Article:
In Giddings and Kennedy’s micro-ethnography of the play experience encountered in Lego Star Wars the depth of a fresh play experience is recorded and the question of player agency is confronted. Who is actually defining the experience of playing a game? Going against the common position regarding agency in games, that is, to emphasise player agency in the construction of experience, S+K take the position of cybernetics to describe play experience as ‘generated in the intimate and cybernetic circuit between the human and the nonhuman.’
One extremely relevant argument behind this research to my own work (often concerned with sophisticated, experienced play) is the ‘critique of mastery ‘. In critiquing ‘virtuoso gameplay performance’ the usual position of mastery is turned on its head. When watching a professional game or a high level of play it is very easy to start thinking, similar to a conductor of an orchestra, that the player is commanding the experience of playing. Citing an example of John Romero’s famed gaming skills, S+K argue that even in extreme cases of player agency the play is still grounded by the rules of the game. Indeed, in cases of professional play, S+K argue that ‘the player is mastered by the machine’. When play becomes the instant reaction to on-screen impulses, an intimate relationship with the technology is required and far from the player wholly controlling that experience they are necessarily submerged in its rules and boundaries. These rules and boundaries may be pushed and explored, potentially widened (the metagame in League of Legends is a good example of this although so is the exploitation of glitches Consalvo mentions), however mastery is only ever at best, programmed by the machine. The experience is always cybernetic, a mixture of human and technological agency that only becomes more intertwined as the level of mastery increases.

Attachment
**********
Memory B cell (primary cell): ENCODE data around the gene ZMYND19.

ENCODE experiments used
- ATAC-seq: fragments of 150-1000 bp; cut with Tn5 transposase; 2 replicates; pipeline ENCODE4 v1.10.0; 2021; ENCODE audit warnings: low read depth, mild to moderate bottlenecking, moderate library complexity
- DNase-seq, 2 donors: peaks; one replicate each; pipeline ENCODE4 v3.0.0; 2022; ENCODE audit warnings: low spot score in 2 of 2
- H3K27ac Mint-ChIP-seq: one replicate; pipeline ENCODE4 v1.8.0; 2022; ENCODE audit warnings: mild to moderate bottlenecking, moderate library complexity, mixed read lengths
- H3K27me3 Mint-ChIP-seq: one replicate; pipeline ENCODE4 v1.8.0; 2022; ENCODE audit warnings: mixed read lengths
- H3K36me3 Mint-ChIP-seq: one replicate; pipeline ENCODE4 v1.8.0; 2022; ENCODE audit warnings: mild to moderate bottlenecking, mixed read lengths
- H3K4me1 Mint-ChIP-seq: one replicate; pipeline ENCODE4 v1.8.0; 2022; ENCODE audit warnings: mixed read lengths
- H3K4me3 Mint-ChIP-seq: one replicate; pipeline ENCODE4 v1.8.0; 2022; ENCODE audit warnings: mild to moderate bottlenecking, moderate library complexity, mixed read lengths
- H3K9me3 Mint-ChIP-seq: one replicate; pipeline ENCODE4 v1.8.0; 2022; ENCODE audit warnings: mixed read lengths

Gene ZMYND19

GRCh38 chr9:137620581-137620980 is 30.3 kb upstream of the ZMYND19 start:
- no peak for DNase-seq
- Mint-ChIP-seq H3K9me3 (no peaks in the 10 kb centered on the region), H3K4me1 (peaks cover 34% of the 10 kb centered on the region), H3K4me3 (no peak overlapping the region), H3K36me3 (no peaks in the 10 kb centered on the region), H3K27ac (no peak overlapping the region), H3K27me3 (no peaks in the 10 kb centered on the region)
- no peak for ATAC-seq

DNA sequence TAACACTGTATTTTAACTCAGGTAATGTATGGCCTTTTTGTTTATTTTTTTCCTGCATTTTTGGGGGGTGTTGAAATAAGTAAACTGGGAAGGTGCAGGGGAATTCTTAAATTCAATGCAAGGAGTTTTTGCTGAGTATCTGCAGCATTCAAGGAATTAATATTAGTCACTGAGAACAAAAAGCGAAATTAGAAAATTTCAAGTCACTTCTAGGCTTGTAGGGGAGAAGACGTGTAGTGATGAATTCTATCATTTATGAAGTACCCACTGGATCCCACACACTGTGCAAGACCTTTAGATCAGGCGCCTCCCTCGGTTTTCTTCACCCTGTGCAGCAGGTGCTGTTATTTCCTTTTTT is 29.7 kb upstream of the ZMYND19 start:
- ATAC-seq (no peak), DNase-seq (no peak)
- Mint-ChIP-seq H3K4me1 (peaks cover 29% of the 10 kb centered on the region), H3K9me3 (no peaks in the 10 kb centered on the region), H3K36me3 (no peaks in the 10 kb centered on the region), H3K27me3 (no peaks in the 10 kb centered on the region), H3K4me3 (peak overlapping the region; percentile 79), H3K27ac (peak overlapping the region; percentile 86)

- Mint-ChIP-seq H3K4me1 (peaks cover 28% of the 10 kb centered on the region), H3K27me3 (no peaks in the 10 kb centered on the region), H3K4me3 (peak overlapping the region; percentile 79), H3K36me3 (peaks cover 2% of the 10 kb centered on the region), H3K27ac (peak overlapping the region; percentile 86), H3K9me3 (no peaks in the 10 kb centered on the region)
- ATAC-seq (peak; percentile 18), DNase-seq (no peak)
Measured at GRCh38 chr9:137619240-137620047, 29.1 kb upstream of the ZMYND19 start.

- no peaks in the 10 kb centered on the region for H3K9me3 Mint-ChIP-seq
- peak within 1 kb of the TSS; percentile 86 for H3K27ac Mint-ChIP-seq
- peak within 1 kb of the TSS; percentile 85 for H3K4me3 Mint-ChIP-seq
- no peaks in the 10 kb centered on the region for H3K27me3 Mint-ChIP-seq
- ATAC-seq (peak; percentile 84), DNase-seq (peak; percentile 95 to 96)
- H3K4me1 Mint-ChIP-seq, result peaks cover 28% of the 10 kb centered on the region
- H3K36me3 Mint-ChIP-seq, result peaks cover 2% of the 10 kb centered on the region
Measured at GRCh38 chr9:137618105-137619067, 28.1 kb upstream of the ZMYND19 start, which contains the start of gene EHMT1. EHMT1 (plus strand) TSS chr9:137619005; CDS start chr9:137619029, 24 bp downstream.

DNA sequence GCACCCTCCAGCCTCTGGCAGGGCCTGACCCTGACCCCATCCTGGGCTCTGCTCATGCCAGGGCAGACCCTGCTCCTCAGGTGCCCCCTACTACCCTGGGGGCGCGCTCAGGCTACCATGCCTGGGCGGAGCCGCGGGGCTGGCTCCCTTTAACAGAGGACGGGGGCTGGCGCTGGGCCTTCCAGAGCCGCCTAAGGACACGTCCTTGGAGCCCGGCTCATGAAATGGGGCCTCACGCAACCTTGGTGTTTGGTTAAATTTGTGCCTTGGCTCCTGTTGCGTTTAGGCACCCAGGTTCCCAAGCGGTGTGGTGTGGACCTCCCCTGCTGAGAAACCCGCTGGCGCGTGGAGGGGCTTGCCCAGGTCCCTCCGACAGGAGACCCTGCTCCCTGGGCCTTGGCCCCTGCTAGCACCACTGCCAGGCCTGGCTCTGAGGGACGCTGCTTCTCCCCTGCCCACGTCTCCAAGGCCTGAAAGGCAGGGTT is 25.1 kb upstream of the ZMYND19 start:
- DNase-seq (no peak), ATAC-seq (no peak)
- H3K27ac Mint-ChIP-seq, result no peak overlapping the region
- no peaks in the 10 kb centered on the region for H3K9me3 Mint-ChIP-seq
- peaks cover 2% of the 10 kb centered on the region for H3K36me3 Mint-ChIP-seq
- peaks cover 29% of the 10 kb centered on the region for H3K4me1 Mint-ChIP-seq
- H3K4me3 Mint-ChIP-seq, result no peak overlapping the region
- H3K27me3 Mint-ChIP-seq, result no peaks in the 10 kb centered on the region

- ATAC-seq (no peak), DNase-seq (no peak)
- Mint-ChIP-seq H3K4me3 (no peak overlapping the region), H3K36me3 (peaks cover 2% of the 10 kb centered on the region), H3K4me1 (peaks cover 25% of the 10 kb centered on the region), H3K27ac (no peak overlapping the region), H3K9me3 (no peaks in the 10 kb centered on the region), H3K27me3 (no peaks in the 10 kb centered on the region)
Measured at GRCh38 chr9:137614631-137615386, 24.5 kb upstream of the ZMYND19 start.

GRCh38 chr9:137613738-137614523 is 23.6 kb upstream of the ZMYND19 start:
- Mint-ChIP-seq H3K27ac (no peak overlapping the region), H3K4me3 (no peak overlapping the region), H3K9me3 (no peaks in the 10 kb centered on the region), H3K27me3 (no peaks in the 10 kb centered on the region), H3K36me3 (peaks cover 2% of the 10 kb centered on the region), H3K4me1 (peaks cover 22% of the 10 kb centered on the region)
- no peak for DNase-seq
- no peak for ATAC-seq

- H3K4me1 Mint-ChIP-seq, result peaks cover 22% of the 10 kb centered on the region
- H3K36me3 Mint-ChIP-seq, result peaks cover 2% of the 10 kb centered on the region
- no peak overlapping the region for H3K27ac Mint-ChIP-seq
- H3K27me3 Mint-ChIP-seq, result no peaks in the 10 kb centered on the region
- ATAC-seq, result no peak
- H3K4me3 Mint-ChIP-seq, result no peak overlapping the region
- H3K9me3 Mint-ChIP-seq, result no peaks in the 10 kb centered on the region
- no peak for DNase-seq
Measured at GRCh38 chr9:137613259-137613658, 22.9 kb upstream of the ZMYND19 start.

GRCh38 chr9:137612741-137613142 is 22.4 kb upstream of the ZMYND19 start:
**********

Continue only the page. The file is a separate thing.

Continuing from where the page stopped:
Giddings, S. and Kennedy, H. (2008) ‘Little Jesuses and *@#?-off Robots: On Cybernetics, Aesthetics and Not Being Very Good at Lego Star Wars’, in Swalwell, M. and Wilson J. (2008) The Pleasures of Computer Gaming: Essays on Cultural History, Theory and Aesthetics, McFarland: Jefferson NC, pp 13 – 32.